Long-running Scottish drama on the cards under BBC transformation plan
The BBC has unveiled plans to "better reflect" all parts of the UK with more programmes made outside of London and a ‘long-running drama’ set in Scotland on the cards.
It will shift away from London over the next six years in what it bills as its "biggest transformation in decades".
News and current affairs programmes like Newsnight will be presented from different UK bases and Radio 4's Today show will be co-hosted from outside London for at least 100 episodes a year.
Viewers will see a "noticeable shift in portrayal of different parts of the UK in drama, comedy and factual" shows, the broadcaster pledged.
The BBC, which was accused of failing to understand the vote for Brexit, hopes the move changes the tone of its programmes and journalism.
The decision could also result in a BBC rival to ITV soap Coronation Street.
The broadcaster said it would air two new long-running drama series - one from the North of England and the other from Scotland, Wales or Northern Ireland.
Viewers would see around 30 or more episodes a year of the soap or drama, with the exact format to be decided.
The BBC said that "major parts of BBC News" would "shift across the UK ... ensuring we cover the stories that matter most to audiences and more effectively representing different voices and perspectives".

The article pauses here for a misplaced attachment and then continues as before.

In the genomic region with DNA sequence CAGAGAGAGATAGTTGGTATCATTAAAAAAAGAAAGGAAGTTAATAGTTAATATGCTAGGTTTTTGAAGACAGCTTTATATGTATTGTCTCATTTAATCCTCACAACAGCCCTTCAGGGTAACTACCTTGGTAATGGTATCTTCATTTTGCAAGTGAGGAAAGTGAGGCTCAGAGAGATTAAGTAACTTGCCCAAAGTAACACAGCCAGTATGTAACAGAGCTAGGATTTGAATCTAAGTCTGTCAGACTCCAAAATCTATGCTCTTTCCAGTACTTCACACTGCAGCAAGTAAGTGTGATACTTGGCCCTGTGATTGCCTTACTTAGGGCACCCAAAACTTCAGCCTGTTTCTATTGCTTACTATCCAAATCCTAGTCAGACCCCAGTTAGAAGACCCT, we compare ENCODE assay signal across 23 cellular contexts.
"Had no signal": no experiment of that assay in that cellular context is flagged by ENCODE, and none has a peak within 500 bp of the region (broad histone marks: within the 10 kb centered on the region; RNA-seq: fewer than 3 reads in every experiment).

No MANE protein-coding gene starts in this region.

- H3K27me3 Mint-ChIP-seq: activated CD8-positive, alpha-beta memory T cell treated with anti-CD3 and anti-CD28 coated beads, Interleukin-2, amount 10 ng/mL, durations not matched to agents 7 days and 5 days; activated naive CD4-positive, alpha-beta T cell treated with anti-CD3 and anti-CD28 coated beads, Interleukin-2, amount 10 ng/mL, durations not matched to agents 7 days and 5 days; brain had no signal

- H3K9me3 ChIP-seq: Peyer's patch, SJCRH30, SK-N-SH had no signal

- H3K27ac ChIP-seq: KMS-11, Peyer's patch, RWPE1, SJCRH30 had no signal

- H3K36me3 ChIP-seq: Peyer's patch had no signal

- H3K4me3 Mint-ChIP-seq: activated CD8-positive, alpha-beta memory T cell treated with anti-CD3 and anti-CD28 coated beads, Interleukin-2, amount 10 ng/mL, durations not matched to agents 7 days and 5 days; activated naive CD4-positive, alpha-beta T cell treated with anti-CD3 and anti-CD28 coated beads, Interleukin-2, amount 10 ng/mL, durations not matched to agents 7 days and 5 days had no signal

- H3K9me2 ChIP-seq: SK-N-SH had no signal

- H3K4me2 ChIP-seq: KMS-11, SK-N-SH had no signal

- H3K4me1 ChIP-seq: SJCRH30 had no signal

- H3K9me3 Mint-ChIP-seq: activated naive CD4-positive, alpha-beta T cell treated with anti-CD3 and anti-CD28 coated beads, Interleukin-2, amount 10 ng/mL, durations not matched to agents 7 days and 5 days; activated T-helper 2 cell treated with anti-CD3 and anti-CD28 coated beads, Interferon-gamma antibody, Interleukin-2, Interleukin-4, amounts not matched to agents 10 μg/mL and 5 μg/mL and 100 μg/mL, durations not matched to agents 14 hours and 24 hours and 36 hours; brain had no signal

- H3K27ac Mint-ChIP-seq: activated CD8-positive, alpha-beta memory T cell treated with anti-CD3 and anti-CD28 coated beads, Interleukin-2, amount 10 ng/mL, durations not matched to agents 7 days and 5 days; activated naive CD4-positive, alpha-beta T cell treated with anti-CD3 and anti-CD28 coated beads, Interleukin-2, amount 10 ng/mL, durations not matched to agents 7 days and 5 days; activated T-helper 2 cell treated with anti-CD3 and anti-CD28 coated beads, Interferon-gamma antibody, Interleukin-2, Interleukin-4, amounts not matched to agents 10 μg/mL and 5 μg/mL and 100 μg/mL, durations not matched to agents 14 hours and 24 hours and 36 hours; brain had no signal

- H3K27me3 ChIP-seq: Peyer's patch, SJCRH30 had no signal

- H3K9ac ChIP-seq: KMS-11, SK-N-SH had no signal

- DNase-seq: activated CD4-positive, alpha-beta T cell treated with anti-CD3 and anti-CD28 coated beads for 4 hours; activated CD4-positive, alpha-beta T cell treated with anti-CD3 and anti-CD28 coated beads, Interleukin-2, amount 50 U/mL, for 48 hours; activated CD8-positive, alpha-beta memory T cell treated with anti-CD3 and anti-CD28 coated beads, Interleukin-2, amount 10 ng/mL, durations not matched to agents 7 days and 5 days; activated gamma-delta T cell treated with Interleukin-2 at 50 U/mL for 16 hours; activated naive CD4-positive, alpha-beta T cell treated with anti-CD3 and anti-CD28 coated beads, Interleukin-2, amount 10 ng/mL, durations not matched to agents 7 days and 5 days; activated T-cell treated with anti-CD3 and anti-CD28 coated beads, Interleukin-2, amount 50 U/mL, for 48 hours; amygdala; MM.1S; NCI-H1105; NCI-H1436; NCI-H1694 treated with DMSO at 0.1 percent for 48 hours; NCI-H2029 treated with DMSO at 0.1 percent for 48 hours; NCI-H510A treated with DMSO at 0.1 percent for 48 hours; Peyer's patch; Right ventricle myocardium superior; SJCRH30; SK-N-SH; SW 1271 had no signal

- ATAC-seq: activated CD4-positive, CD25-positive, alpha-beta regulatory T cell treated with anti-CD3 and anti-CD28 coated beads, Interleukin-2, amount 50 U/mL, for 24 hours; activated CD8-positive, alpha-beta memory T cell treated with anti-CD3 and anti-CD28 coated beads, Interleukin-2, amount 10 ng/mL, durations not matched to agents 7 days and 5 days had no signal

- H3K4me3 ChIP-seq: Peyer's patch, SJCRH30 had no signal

As part of those plans, Radio 4 programme PM would also be presented from across the UK.
It comes after former Today programme host John Humphrys said the BBC had failed to understand the vote for Brexit.
And Culture Secretary Oliver Dowden has said "the BBC needs to be closer to, and understand the perspectives of, the whole of the United Kingdom and avoid providing a narrow urban outlook".
Under the new plan, a "clear majority" of the BBC's "UK-wide TV will be made across the UK" and not just in London.
More than 100 new and returning drama and comedy titles will reflect the lives and communities of audiences outside London over the next three years, the BBC said.
BBC Radio 3 and 6 Music would be "rooted in Salford" while, also in radio, Newsbeat and Asian Network would be based in Birmingham.
Key daytime programmes on Radio 1, 1Xtra and Radio 2 would be made across the UK and 50 per cent of network radio and music spend would be outside London by 2027/28.
The BBC said the plans, which will see more of its operations move to Birmingham, Cardiff, Leeds and Salford, will "cement our commitment to better reflect, represent, and serve all parts of the country".
Unveiling the new plans, which come as the BBC begins discussions with the Government over the future cost of the licence fee, BBC Director-General Tim Davie said that the "challenges for the BBC are real, and we must act now".
He told BBC staff that "people must feel we are closer to them".
With the rise of global streaming giants "the jeopardy for the BBC remains high", he added.